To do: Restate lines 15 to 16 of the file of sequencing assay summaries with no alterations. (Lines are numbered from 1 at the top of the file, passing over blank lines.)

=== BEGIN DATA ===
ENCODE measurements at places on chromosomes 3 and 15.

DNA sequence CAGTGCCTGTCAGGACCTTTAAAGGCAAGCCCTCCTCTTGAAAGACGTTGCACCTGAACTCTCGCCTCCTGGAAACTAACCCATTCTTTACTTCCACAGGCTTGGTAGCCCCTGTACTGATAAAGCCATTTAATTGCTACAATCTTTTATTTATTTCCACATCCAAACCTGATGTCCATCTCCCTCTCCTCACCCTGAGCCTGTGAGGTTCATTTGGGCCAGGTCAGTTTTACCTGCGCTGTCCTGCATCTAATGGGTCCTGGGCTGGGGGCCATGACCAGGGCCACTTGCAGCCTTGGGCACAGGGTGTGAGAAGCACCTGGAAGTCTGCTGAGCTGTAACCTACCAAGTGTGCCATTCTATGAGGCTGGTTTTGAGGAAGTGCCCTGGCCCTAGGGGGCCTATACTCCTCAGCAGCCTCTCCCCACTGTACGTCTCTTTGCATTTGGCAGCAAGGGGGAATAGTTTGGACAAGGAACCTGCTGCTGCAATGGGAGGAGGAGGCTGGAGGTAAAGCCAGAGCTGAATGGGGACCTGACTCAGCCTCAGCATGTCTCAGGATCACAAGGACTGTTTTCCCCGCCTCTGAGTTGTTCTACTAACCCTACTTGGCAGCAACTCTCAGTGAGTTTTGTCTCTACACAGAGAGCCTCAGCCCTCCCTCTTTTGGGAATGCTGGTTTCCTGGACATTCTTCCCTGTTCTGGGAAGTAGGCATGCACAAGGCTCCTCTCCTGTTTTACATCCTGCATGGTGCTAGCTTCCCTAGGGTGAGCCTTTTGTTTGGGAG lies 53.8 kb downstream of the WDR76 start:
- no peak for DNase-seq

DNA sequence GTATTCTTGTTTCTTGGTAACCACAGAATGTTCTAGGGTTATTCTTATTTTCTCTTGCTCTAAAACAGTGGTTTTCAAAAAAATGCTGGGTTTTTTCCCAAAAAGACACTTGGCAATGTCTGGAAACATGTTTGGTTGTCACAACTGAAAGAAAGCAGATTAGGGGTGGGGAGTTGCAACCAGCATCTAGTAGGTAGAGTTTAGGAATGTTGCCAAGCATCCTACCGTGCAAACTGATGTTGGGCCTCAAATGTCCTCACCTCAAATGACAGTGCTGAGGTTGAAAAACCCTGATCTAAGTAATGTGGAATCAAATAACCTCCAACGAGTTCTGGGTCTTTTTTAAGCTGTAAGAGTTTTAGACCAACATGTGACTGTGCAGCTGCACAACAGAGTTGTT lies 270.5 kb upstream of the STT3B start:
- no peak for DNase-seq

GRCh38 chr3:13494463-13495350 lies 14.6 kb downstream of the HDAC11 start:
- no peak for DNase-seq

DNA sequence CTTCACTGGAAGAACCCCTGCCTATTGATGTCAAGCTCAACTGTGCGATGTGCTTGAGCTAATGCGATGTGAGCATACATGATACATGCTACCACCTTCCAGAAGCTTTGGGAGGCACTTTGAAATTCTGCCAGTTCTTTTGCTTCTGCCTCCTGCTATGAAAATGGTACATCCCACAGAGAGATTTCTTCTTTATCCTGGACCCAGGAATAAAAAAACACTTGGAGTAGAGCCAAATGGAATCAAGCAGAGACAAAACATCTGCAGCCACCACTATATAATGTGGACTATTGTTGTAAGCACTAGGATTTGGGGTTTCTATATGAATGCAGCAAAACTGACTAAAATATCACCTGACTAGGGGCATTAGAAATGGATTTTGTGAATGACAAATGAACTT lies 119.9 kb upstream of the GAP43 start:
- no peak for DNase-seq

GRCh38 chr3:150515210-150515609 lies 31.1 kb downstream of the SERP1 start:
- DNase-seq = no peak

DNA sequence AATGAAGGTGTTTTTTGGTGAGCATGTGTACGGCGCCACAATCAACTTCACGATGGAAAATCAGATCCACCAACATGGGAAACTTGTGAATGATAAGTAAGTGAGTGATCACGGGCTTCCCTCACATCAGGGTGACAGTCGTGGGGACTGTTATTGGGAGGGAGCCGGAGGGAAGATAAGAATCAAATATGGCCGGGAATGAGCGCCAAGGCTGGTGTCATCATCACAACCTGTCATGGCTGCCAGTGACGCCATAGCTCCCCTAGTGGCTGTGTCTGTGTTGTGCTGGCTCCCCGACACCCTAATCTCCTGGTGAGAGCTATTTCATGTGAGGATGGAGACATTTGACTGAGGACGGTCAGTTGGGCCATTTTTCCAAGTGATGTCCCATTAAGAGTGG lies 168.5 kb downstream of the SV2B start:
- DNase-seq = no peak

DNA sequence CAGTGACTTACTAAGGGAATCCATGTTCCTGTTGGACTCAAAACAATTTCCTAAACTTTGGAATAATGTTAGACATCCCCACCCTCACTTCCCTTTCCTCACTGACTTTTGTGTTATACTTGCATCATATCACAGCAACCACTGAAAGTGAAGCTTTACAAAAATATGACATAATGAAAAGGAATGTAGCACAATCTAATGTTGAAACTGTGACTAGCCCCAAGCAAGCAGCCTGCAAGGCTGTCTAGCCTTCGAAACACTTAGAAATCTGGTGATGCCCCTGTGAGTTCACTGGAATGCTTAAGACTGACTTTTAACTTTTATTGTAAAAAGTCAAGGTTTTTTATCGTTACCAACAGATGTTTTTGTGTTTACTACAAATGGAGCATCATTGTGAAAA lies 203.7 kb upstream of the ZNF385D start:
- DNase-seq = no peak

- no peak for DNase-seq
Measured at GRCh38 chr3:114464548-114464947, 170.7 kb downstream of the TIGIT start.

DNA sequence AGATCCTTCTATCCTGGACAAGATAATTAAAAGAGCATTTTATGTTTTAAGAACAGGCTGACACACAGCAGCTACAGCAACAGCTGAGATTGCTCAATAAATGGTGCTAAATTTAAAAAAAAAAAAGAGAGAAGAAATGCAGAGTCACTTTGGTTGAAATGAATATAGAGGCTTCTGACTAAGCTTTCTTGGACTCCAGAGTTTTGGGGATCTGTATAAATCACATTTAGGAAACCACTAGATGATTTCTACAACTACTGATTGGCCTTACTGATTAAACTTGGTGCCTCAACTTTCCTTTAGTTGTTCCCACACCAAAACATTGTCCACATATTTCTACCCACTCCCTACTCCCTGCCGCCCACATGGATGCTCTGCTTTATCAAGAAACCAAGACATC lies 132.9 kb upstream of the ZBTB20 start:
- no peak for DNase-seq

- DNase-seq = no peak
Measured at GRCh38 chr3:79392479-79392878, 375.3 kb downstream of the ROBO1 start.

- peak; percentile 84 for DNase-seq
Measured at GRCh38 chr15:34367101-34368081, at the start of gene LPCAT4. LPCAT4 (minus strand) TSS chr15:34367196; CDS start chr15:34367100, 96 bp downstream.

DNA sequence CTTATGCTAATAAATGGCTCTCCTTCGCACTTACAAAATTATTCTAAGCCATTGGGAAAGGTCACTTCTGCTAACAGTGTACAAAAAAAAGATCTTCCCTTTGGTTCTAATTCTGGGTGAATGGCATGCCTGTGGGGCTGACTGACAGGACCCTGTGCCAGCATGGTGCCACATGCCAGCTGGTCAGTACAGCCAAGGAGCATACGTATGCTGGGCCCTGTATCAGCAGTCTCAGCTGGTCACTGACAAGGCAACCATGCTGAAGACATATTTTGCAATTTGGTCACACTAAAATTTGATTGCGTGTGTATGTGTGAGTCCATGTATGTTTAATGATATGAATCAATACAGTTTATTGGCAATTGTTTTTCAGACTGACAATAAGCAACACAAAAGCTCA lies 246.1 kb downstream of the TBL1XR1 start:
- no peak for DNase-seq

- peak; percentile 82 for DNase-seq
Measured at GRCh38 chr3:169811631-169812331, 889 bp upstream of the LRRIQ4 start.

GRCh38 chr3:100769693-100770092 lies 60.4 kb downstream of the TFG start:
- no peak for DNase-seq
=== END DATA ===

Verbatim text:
- DNase-seq = no peak

- no peak for DNase-seq